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Flood Recovery Risk Mitigation

After a hurricane or major flooding event, trying to return to “normal” can sound like a daunting task. In this stressful time, it is important to keep your health, your family’s health and the health of your building’s occupants at the forefront while trying to rebuild your home or business. Companies, school officials, health officials and community leaders have to make decisions based on health and safety risk. Who do they turn to and what is the process that helps inform their decisions? The Risk Assessment process helps the decision makers make informed conclusions to protect you and others from the many hazards found after a natural disaster. The following are some health and safety risk mitigation steps to consider during a flood recovery:

Assessing Damage

  • Hurricanes and flooding may have caused structural damage to your home or business. Use extreme caution when re-entering your home or building after a storm. Do not enter a building that is leaning or sagging and do not enter if standing water surrounds it, as it will be extremely difficult to tell if there has been any structural damage. If anything seems unsafe, call a building inspector to make sure the structure is clear to enter again.
  • The local power company may have turned off electricity to your area, but be sure that electric and gas lines are shut off to the building.
  • Be aware that animals or insects could have entered the home during the storm.

Avoiding Hazards

  • Flooded homes can be especially susceptible to moisture and mold In as little as 24 to 48 hours, mold can grow on wet organic materials, such as drywall, upholstered furniture, carpets and clothing. Inhalation exposure to mold can cause adverse health effects in some people. You can mitigate this risk by wearing a respirator (one that can specifically filter mold spores), gloves, long sleeve shirts and pants and goggles.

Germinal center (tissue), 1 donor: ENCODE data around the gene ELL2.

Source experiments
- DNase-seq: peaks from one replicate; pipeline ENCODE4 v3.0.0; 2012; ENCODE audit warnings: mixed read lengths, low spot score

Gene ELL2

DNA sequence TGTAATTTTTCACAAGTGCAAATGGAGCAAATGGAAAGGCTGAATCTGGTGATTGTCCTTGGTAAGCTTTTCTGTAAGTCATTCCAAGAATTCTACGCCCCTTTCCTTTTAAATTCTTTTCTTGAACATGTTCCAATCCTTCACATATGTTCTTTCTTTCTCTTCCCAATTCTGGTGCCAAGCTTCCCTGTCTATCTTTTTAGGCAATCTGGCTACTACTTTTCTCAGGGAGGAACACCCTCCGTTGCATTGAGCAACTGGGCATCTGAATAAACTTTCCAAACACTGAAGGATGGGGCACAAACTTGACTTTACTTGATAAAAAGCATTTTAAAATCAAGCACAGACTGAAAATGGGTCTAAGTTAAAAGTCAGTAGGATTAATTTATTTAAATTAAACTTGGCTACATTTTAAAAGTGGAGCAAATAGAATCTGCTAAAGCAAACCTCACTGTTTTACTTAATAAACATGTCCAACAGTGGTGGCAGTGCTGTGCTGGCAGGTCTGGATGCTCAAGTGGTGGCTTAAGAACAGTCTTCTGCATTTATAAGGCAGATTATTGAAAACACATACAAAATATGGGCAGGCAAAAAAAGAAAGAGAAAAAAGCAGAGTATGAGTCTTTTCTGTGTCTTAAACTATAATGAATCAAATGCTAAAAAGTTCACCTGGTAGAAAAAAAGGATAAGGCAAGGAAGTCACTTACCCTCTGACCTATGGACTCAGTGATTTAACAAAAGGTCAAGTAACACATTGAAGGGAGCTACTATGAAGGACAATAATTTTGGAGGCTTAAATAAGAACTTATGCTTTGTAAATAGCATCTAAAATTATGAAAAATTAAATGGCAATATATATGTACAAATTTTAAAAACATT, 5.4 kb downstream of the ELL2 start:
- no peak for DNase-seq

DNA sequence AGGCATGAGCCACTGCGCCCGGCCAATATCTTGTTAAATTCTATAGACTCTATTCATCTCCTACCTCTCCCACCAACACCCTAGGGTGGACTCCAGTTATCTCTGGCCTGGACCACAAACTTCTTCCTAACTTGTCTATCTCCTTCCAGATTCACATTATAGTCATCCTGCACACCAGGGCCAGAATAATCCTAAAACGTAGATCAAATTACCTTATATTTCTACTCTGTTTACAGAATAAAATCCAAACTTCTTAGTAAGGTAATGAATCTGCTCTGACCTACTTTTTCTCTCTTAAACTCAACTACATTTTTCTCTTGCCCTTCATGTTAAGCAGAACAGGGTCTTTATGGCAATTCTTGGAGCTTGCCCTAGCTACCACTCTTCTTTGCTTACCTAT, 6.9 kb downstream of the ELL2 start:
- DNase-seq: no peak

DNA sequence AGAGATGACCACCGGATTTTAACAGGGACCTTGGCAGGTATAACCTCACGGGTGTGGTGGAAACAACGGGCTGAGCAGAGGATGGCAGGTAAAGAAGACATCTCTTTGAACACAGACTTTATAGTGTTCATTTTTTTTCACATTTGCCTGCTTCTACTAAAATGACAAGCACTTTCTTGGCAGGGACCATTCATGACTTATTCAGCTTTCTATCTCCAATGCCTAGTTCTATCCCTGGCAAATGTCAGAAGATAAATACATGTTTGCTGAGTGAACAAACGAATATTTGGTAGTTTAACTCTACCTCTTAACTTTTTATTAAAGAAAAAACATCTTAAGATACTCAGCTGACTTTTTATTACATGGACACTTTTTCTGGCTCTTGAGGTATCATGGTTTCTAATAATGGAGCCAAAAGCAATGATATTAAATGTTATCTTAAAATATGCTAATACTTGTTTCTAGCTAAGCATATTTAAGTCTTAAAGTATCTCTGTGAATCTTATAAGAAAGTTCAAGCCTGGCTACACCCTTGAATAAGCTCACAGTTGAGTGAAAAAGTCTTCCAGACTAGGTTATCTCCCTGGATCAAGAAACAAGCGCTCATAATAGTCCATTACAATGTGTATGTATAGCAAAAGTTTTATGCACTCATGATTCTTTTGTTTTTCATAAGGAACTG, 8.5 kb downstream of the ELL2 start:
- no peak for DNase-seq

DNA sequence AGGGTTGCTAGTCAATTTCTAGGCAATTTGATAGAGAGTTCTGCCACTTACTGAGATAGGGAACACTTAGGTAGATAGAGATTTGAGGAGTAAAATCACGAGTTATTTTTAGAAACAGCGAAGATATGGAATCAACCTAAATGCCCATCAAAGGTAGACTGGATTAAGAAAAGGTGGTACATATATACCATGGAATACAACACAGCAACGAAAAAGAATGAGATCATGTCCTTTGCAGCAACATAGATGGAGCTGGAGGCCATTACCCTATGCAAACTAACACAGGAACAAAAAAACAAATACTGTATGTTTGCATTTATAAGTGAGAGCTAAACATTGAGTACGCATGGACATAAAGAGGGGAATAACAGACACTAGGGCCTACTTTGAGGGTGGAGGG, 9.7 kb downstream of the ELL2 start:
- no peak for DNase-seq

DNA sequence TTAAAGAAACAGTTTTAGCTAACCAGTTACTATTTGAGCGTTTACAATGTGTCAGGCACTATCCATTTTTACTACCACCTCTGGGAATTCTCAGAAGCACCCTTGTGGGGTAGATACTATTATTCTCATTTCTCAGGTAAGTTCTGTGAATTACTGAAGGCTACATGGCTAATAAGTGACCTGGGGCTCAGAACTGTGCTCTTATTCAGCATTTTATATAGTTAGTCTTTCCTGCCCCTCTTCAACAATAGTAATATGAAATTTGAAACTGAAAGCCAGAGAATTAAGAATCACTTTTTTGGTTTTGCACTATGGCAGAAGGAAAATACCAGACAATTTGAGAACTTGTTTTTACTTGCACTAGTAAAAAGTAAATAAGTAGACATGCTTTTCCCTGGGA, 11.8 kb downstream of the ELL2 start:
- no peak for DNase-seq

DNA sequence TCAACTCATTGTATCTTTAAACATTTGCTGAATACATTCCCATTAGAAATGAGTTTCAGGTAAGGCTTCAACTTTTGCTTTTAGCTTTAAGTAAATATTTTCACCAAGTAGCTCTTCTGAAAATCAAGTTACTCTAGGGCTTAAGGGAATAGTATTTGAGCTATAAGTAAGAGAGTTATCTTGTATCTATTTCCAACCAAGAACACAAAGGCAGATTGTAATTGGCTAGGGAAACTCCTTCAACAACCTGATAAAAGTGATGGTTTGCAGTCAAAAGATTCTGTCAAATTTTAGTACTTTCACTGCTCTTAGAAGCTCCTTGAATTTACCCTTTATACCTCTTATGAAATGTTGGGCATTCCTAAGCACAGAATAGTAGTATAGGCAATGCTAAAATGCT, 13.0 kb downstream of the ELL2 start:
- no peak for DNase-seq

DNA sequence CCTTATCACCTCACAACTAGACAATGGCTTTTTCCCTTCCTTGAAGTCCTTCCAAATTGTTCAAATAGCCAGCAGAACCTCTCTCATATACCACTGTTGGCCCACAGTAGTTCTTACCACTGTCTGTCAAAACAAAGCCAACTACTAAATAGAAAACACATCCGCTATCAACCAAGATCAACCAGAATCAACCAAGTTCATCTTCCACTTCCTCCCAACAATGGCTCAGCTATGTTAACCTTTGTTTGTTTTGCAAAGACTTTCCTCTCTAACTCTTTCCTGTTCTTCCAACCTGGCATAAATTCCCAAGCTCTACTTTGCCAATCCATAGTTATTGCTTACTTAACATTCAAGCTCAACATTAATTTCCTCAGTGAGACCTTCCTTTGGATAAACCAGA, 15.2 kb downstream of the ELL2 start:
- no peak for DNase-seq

• Floodwater itself has its own set of health hazards, which can include water borne pathogens, stagnant water which can serve as a breeding ground for mosquitos or accumulation of agriculture and industrial wastes.


  • Dry out your home. Your best friends during flood recovery are box fans, dehumidifiers and desiccants like cat litter or calcium chloride. When working to remove mold, wear protective gear and isolate the area you are working in. Mold spores can be released into the air and can relocate to other parts of the house if it is not cleaned and quarantined properly. Seal off air vents, open windows and use a box fan to remove contaminants from inside the building to the outside.
  • Remove of or dispose of any moldy items or furniture. Upholstery and mattresses that have been fully submerged in floodwater should be disposed of or cleaned by professionals. Porous or plastic items that have touched floodwater cannot be properly disinfected and should be immediately thrown into the trash. Nonporous material can be disinfected with a bleach solution thoroughly to remove bacteria and mold.
  • Remove and replace wet carpet and foam pads. To restore valuable rugs, professional cleaners should be used.
  • All appliances, light fixtures, and electrical wiring should be replaced if exposed to saltwater. Appliances exposed to freshwater should be serviced by a professional before use.
  • Throw out any perishable food, especially if you lost power. Discard any food (even canned goods) that may have come into contact with floodwaters. Be sure to not let garbage pile up outside, as it can attract more health hazards such as insects and rodents.

For more information on health flood recovery or if you have a potential hazard in your building, location, facility or community and would like to request a risk assessment from the experts at Cogency, please contact us at